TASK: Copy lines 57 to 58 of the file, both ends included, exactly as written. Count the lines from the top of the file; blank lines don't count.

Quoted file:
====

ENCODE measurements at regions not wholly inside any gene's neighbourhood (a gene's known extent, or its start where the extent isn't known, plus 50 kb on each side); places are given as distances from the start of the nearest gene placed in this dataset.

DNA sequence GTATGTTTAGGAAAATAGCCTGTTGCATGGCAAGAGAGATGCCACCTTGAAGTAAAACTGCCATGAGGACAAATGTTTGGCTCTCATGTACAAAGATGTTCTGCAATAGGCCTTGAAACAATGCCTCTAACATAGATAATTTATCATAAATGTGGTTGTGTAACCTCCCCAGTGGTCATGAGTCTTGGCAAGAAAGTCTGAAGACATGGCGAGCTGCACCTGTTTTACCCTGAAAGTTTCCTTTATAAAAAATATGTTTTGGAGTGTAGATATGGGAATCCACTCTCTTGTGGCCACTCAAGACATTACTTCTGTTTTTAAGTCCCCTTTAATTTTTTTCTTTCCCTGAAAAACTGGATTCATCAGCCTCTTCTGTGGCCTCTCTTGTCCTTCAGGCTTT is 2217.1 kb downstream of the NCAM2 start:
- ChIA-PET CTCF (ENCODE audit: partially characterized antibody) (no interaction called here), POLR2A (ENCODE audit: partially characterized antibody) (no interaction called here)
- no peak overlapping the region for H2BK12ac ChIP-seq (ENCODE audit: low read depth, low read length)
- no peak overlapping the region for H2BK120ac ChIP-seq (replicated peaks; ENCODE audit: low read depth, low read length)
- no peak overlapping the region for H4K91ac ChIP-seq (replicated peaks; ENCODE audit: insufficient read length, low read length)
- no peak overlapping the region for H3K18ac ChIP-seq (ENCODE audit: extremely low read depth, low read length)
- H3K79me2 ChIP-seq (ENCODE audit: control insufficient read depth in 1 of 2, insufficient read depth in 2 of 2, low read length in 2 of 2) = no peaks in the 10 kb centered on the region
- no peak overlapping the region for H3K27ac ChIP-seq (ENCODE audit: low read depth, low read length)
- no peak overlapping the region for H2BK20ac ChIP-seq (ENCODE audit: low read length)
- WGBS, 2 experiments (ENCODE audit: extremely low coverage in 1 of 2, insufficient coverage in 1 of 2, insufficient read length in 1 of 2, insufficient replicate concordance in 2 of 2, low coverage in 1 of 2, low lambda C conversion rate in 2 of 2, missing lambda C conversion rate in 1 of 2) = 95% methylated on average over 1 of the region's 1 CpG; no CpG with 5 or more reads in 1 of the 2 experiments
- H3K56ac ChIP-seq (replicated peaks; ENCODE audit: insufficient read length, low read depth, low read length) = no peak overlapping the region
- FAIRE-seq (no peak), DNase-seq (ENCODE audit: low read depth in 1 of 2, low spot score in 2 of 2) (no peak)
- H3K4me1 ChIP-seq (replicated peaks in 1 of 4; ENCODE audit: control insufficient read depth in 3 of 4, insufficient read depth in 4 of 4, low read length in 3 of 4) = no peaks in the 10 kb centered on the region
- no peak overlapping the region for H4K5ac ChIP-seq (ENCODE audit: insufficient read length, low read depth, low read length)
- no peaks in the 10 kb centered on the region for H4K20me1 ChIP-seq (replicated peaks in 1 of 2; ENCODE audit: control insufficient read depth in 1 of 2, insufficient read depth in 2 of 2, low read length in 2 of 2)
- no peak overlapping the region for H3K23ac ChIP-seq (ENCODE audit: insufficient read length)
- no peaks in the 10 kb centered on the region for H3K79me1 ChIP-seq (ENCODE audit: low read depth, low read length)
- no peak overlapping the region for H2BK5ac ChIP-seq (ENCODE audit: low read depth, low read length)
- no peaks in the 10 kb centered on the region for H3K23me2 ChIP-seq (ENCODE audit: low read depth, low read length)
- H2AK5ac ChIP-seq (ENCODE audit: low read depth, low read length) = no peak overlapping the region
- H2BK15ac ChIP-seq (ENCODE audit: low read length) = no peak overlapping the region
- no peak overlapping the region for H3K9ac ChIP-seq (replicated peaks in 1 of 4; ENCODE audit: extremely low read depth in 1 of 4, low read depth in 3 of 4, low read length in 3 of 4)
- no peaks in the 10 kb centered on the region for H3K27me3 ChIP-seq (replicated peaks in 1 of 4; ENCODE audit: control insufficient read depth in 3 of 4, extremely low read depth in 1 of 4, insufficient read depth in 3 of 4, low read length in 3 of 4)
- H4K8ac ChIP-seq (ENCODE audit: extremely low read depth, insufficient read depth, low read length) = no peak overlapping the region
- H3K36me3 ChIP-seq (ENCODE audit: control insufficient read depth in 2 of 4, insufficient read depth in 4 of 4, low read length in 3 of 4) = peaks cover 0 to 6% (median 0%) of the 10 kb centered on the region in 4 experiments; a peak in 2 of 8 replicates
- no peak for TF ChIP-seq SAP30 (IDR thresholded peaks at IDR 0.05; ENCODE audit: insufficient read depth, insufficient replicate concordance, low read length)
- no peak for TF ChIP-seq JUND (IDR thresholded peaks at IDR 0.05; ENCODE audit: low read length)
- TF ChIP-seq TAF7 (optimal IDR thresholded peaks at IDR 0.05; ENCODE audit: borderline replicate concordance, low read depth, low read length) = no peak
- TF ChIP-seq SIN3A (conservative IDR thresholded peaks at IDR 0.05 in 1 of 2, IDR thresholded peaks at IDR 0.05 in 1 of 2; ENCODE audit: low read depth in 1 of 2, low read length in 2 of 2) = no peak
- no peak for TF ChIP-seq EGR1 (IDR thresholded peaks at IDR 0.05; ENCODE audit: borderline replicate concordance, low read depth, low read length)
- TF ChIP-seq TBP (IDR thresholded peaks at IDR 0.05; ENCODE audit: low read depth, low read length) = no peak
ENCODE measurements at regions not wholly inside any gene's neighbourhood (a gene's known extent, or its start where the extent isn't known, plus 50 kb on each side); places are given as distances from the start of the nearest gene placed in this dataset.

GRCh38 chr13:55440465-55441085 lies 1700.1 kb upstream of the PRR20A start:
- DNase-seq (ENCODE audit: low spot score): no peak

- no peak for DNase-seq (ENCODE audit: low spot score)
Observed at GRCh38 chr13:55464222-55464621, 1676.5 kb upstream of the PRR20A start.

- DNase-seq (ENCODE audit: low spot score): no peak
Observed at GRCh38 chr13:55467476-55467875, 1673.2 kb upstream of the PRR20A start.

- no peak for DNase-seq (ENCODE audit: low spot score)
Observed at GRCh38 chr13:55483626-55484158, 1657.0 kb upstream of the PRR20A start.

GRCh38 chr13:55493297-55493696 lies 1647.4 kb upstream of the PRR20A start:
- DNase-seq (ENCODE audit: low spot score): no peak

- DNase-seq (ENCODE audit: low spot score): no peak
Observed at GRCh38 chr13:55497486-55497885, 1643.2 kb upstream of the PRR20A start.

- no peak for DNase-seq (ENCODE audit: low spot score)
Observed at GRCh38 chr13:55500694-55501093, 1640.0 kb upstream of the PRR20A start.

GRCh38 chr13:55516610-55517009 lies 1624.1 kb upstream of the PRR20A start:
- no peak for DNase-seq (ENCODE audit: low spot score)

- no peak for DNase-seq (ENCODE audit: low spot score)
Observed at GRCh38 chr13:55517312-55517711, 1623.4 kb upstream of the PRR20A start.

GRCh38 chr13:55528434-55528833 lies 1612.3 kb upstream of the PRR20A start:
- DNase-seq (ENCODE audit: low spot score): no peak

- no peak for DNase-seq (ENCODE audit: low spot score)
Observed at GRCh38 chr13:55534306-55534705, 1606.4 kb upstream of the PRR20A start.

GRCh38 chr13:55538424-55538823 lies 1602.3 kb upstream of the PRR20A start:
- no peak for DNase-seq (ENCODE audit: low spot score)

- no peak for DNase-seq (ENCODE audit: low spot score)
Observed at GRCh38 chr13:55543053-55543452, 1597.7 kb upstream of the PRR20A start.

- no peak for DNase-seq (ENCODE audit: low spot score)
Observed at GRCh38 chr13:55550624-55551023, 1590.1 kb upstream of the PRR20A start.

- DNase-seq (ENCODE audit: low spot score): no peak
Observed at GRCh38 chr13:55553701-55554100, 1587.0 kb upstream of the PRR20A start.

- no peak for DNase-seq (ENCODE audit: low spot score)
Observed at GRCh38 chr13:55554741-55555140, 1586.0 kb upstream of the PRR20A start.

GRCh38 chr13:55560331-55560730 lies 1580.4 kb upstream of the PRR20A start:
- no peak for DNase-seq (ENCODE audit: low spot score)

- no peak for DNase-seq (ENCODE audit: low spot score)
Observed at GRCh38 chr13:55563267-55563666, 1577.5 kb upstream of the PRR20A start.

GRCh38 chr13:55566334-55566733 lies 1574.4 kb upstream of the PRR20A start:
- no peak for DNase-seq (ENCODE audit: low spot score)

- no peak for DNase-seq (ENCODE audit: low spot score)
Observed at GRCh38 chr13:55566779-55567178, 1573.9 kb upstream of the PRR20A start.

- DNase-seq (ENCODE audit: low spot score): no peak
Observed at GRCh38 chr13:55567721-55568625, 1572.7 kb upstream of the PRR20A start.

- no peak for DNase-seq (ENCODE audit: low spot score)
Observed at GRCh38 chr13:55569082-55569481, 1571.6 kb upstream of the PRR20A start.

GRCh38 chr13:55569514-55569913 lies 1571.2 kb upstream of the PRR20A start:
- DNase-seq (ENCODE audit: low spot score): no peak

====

- no peak for DNase-seq (ENCODE audit: low spot score)

- no peak for DNase-seq (ENCODE audit: low spot score)